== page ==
Clearview AI, the controversial US-based facial recognition software company co-founded by Australian entrepreneur Hoan Ton-That, has been ordered to delete all Australian images on its database following multiple breaches of the country’s privacy laws.

A 15-month joint investigation by the Office of the Australian Information Commissioner (OAIC) and the UK’s Information Commissioner’s Office (ICO) into Clearview AI’s use of data scraped from the internet found the company’s practices were “unreasonably intrusive and unfair”.

Privacy Commissioner Angelene Falk said Clearview AI breached the Privacy Act because it scraped biometric information from the web for its facial recognition tool without consent, and by unfair means.

Additionally she found the company did not take reasonable steps to notify people their personal information had been collected or ensure what was disclosed was accurate.

The company has come under increasing pressure from social media companies and privacy regulators since a 2020 New York Times exposé titled “The Secretive Company That Might End Privacy as We Know It”.

The software is being used by law enforcement officials around the world, including the FBI and US Homeland Security.

Australian police also trialled its facial recognition tool over six months over 2019 and 2020.

The company’s database has more than three billion images taken from social media platforms and other public websites.

Clearview claimed its data was only sold to law enforcement but a leak of its client list revealed it was also being used by commercial organisations.

Twitter, Facebook and YouTube sent Clearview requests to cease and desist and delete their data.

The Australian privacy investigation found that the privacy impacts of Clearview AI’s biometric system were not necessary, legitimate and proportionate in terms of public interest benefits.

“When Australians use social media or professional networking sites, they don’t expect their facial images to be collected without their consent by a commercial entity to create biometric templates for completely unrelated identification purposes,” Commissioner Falk said.

“The indiscriminate scraping of people’s facial images, only a fraction of whom would ever be connected with law enforcement investigations, may adversely impact the personal freedoms of all Australians who perceive themselves to be under surveillance.”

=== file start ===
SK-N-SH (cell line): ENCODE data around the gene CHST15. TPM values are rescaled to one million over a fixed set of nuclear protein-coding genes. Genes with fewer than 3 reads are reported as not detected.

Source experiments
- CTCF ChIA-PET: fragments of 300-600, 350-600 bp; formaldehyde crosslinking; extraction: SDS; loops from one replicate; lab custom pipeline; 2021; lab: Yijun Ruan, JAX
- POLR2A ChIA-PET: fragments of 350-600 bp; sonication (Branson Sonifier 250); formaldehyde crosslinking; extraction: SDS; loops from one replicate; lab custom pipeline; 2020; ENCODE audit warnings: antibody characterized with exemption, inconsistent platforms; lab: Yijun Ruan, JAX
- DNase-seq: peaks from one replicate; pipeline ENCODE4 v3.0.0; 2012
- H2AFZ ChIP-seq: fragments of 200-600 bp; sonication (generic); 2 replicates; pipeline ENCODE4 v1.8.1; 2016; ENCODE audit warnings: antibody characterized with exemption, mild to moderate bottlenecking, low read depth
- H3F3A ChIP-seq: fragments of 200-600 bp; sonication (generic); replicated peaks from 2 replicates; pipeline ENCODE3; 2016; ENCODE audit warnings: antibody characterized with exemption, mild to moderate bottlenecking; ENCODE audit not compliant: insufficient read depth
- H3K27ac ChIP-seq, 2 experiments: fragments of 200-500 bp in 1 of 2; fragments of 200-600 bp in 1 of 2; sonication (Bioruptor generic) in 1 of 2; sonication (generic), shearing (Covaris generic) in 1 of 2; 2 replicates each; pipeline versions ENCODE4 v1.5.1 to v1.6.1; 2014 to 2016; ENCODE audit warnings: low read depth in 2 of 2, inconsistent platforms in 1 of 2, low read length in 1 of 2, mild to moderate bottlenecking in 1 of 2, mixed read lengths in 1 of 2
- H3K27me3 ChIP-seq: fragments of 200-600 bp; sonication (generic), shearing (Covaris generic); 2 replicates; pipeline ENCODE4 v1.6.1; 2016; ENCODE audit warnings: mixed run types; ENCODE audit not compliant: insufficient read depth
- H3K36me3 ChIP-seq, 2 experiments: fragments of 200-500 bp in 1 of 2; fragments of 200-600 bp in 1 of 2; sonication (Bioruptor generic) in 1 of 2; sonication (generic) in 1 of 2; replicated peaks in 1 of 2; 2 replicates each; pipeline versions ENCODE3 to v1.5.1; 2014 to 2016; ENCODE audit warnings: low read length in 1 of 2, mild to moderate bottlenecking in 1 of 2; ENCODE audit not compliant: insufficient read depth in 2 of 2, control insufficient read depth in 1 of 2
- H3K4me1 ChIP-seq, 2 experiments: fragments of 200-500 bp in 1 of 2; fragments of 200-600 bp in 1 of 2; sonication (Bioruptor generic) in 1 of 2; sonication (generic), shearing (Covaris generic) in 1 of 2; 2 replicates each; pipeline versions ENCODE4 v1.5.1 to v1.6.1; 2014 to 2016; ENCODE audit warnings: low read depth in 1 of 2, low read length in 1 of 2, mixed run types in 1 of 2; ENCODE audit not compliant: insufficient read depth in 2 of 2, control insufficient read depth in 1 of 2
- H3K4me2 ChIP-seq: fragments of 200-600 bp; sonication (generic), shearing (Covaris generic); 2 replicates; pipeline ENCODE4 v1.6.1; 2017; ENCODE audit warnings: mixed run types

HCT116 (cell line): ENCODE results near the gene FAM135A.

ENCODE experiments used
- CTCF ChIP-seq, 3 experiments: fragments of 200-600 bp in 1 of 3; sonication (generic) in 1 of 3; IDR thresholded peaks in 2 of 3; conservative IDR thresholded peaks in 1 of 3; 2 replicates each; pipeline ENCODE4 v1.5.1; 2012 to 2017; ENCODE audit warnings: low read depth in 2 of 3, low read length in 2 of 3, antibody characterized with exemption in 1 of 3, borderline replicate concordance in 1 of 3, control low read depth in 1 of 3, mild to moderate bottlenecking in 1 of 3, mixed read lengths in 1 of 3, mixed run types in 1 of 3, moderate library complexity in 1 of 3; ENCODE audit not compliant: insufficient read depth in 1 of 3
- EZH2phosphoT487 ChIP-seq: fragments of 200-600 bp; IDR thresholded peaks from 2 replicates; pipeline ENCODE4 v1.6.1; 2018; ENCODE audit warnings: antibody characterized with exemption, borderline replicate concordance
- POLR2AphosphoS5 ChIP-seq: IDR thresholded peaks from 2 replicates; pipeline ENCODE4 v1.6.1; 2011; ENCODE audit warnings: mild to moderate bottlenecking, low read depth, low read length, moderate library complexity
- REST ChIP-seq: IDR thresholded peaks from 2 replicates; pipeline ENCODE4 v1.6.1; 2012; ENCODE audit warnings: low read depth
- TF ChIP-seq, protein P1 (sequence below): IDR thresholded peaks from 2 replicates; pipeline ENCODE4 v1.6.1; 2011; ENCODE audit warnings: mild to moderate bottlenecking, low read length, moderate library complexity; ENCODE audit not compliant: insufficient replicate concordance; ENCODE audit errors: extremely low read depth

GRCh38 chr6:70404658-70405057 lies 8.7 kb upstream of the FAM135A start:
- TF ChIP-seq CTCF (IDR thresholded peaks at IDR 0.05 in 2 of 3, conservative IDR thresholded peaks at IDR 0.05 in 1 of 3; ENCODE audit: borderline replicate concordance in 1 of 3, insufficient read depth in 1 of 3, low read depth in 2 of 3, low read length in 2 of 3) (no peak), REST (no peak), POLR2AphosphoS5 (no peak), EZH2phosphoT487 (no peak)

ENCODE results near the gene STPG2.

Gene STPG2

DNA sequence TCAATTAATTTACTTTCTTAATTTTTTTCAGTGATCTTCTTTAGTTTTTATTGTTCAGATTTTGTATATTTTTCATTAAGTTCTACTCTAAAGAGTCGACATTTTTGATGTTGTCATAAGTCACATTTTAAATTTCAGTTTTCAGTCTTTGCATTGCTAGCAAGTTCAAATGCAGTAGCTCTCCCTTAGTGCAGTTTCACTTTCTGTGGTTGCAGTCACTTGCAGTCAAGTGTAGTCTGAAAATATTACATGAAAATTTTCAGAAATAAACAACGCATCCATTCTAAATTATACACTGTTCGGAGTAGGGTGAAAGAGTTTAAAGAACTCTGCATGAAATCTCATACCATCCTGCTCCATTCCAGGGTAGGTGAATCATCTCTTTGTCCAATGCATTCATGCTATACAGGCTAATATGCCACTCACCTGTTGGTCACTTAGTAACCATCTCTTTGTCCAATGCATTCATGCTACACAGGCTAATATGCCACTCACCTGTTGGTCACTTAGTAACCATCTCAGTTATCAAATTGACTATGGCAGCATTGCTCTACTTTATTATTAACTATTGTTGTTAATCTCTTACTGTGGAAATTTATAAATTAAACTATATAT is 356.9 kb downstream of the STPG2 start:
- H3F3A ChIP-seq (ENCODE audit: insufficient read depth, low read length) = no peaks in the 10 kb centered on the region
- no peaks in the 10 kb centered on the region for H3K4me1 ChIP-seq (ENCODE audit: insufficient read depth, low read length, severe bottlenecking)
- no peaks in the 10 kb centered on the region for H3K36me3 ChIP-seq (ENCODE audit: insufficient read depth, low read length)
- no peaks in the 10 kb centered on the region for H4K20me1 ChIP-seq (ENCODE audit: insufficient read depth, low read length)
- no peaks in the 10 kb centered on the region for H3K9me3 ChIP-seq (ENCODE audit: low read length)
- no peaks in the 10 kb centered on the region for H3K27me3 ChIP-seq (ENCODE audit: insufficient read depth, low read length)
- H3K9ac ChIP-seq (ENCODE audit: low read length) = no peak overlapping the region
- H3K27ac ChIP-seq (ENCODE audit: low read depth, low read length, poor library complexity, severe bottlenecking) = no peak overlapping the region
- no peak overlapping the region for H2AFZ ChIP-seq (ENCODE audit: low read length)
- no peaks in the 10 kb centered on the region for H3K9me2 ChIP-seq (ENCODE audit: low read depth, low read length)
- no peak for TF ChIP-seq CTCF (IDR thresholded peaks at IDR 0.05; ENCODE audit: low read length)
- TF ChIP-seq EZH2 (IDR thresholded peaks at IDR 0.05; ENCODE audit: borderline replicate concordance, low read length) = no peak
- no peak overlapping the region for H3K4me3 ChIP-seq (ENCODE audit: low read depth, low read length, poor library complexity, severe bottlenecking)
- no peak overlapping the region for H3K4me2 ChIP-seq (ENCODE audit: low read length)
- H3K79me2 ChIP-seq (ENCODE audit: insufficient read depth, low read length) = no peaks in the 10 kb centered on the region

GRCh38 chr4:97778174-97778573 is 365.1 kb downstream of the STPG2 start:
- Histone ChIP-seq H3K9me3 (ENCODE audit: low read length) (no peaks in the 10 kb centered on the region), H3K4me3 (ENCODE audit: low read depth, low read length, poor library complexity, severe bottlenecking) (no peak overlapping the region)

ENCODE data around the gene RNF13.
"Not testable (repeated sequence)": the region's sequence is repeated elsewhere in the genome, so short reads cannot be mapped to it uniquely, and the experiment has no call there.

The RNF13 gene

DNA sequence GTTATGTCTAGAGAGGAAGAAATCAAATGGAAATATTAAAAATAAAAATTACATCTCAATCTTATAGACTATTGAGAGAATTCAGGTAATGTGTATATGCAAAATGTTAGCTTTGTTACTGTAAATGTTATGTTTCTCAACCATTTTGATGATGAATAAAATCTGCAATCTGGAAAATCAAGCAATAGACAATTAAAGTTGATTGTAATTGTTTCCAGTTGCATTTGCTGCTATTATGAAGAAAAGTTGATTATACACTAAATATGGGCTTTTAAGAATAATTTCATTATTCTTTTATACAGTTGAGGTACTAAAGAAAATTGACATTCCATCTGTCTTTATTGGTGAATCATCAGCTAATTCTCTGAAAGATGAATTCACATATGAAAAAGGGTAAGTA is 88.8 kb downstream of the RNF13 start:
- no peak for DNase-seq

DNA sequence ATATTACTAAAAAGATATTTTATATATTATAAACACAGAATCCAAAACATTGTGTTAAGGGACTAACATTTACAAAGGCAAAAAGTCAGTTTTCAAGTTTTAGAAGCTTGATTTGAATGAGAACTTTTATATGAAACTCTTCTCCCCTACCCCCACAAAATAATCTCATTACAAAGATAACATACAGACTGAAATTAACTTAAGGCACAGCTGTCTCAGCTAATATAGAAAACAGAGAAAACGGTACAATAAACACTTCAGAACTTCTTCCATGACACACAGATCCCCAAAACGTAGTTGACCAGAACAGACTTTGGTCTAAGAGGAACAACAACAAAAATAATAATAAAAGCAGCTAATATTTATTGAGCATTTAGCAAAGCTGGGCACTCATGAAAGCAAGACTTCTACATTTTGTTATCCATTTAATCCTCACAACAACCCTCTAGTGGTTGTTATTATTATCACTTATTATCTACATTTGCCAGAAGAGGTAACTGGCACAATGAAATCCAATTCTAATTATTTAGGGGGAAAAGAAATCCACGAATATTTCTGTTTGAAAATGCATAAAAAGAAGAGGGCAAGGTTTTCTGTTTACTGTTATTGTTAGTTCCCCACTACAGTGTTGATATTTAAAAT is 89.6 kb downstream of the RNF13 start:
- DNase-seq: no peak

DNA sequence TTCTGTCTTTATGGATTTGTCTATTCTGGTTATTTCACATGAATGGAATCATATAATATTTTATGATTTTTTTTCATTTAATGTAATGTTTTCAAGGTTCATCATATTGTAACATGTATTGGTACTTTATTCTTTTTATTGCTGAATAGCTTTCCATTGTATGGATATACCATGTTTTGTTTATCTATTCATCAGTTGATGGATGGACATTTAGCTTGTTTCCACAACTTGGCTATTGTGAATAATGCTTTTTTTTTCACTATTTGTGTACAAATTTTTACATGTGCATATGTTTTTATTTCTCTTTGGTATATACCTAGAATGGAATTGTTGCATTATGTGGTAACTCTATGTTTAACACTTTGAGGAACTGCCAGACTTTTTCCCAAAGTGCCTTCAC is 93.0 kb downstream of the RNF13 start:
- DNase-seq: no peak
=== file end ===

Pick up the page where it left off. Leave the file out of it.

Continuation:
A lack of protection

Commissioner Falk said Clearview AI’s practices fall well short of expectations for the protection of personal information.

“The covert collection of this kind of sensitive information is unreasonably intrusive and unfair,” she said

“It carries significant risk of harm to individuals, including vulnerable groups such as children and victims of crime, whose images can be searched on Clearview AI’s database.

“By its nature, this biometric identity information cannot be reissued or cancelled and may also be replicated and used for identity theft. Individuals featured in the database may also be at risk of misidentification.”

The OAIC is currently finalising an investigation into the Australian Federal Police’s trial use of the technology and whether it complied with the privacy code for government agencies.

But the determination released today concluded that what Clearview did in commercialising the data of individuals was outside reasonable expectations.

The company argued that it did not use “personal” information and it fell outside the jurisdiction of Australia’s Privacy Act because it’s headquartered in the US.

The company also claimed it stopped offering its services to Australian law enforcement shortly after the OAIC investigation began.

Commissioner Falk rejected Clearview’s argument because it was collecting sensitive biometric information from Australians on a large scale, for profit.

“These transactions are fundamental to their commercial enterprise,” she said.

“The company’s patent application also demonstrates the capability of the technology to be used for other purposes such as dating, retail, dispensing social benefits, and granting or denying access to a facility, venue or device.”

Falk said the case reinforces the need to strengthen protections amid a current review of the Privacy Act, including restricting or prohibiting practices such as data scraping personal information from online platforms.

“It also raises questions about whether online platforms are doing enough to prevent and detect scraping of personal information,” she said.

The full determination is on the OAIC website.

The UK’s ICO is considering its next steps and any formal regulatory action that may be appropriate under the UK’s data protection laws.

Canada’s privacy regulator made a similar determination to Australia’s earlier this year. The EU has also been investigating the company.

Clearview plans to seek an administrative review of the Australian Privacy Commissioner’s ruling.

The ruling comes as Facebook’s parent company, Meta, announced it will cease the use of facial recognition software on the social media platform and delete the facial templates of more than a billion people.

The company said that decision won’t apply to its metaverse products.

This article was originally published by Startup Daily.